My daughter is just finishing kindergarten in the Spanish immersion program at El Marino. Of this wonderful school, one of my neighbors in Culver City says that it is a “threat” to CCUSD’s other elementary schools. It's a danger, in my neighbor’s opinion, that's more harmful to our schools than the .
I respectfully disagree with my fellow Culver City resident. does not drain involved families from other elementary schools. It brings them to CCUSD in the first place.
Demographically speaking, mine is the kind of family that produces children who do well academically and score highly on standardized tests. My husband and I are educated, we value education and we are involved in our children’s schools. My daughter is well behaved (usually) and reads far above grade level in both English and Spanish.
If it were not for the quality immersion program at El Marino, however, she wouldn’t be at Farragut, Linwood Howe, El Rincon or La Ballona. We wouldn’t live in Culver City at all. I suppose you can say that immersion may also raise property values. That, however, is the topic for another blog.
But involved parents are not the only key to El Marino’s academic success (aside, of course, from the excellent teachers and staff, but you will find that throughout the district). The immersion experience itself gets lots of the credit. Studies of generations of children have consistently shown that learning two languages at a young age enhances brain function. Learning another language also helps children understand better how language works, so they do better on tests of English reading and comprehension. This instructional model is also the best way to close the achievement gap between English learners and fluent English speakers. And as if that weren’t enough, these bilingual kids will have an edge when it comes to getting a job when they grow up.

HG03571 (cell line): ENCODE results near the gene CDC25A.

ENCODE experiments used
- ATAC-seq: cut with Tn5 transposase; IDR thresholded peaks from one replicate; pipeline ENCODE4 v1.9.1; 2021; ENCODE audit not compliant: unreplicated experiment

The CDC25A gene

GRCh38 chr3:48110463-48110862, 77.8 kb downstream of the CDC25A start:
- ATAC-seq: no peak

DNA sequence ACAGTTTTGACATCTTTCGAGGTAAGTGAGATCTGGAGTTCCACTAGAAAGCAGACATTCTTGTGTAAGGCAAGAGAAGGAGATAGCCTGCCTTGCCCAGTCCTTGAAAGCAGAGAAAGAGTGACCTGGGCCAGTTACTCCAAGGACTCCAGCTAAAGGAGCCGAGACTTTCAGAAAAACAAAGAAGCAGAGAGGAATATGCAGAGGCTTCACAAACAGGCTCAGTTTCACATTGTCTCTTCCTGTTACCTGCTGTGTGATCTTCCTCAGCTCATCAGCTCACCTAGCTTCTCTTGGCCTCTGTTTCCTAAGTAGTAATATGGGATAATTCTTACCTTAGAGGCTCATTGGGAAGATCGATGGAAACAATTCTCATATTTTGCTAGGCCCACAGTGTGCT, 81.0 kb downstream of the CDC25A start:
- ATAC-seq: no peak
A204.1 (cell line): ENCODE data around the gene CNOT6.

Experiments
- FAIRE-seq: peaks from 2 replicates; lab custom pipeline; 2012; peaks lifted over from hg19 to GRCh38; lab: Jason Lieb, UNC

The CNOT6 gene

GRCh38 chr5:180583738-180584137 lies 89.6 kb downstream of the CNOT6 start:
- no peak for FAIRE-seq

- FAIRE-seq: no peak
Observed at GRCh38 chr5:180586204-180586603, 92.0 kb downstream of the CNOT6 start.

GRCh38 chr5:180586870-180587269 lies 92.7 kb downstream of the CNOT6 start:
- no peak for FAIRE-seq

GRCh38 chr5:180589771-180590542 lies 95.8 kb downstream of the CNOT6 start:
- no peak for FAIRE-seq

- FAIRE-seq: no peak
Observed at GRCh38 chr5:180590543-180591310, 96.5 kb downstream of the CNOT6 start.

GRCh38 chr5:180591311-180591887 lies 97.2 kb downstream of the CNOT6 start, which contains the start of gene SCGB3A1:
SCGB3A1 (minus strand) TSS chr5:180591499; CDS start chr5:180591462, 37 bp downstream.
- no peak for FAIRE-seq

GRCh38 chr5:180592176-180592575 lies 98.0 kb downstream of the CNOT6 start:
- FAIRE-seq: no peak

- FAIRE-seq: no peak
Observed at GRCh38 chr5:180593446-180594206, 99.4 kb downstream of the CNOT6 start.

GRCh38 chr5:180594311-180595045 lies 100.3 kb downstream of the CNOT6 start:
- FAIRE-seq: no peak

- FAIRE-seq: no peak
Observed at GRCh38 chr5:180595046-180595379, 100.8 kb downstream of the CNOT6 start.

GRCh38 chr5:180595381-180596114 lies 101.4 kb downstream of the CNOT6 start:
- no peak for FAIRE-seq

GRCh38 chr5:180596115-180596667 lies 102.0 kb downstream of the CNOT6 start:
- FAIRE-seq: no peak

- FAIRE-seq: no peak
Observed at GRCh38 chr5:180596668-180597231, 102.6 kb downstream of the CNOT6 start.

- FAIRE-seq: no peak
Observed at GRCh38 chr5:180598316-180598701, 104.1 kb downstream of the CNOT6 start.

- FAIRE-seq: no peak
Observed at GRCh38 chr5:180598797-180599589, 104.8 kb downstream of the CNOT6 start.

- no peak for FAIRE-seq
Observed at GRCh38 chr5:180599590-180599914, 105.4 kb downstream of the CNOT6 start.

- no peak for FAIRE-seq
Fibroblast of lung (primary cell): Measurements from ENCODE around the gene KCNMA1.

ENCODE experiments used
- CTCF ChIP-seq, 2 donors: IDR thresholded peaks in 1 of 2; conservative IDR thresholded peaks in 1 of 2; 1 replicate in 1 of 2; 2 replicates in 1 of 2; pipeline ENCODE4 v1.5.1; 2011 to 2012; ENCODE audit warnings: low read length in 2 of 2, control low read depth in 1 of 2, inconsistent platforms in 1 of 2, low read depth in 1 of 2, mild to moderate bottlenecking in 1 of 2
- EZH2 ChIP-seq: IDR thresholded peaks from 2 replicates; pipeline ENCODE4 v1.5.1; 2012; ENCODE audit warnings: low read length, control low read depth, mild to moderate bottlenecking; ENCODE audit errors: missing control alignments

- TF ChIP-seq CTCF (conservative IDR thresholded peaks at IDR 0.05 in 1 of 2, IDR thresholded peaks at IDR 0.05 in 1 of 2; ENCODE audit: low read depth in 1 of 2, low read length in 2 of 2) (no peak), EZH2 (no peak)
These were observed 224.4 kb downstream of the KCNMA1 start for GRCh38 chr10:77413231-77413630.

The cost of an immersion program is minimal. Kids need teachers, textbooks and materials whether they are learning in English, Spanish or Mandarin. It seems self-evident that the increased revenue from higher enrollment would more than offset the start-up costs associated with immersion.
The solution to the problem of uninvolved parents and low enrollment at CCUSD’s other elementary schools is not to weaken El Marino, but to copy it. This is what La Ballona did by starting a Spanish immersion program that now has a long waiting list. Linwood Howe, which may be down to , could start a Mandarin immersion program and draw crowds waiting to register, just as Broadway Elementary in LAUSD has done. The Broadway program is so successful that the school is adding two Mandarin immersion kindergartens in the fall.
Note to CCUSD: A real immersion program in the middle and high schools would probably raise test scores and draw more students just as it does in elementary school.
My family is dedicated to public education. I went to public schools K-12. My mother is a retired public school teacher. The best way to save our public schools is to stop pitting public schools against one another and to look at what works. It is proven that immersion works. LAUSD understands that, and is adding immersion classes left and right. CCUSD should do the same. Every child in Culver City who wants this fantastic educational option should get it.
If not, these families will go to a city where they can.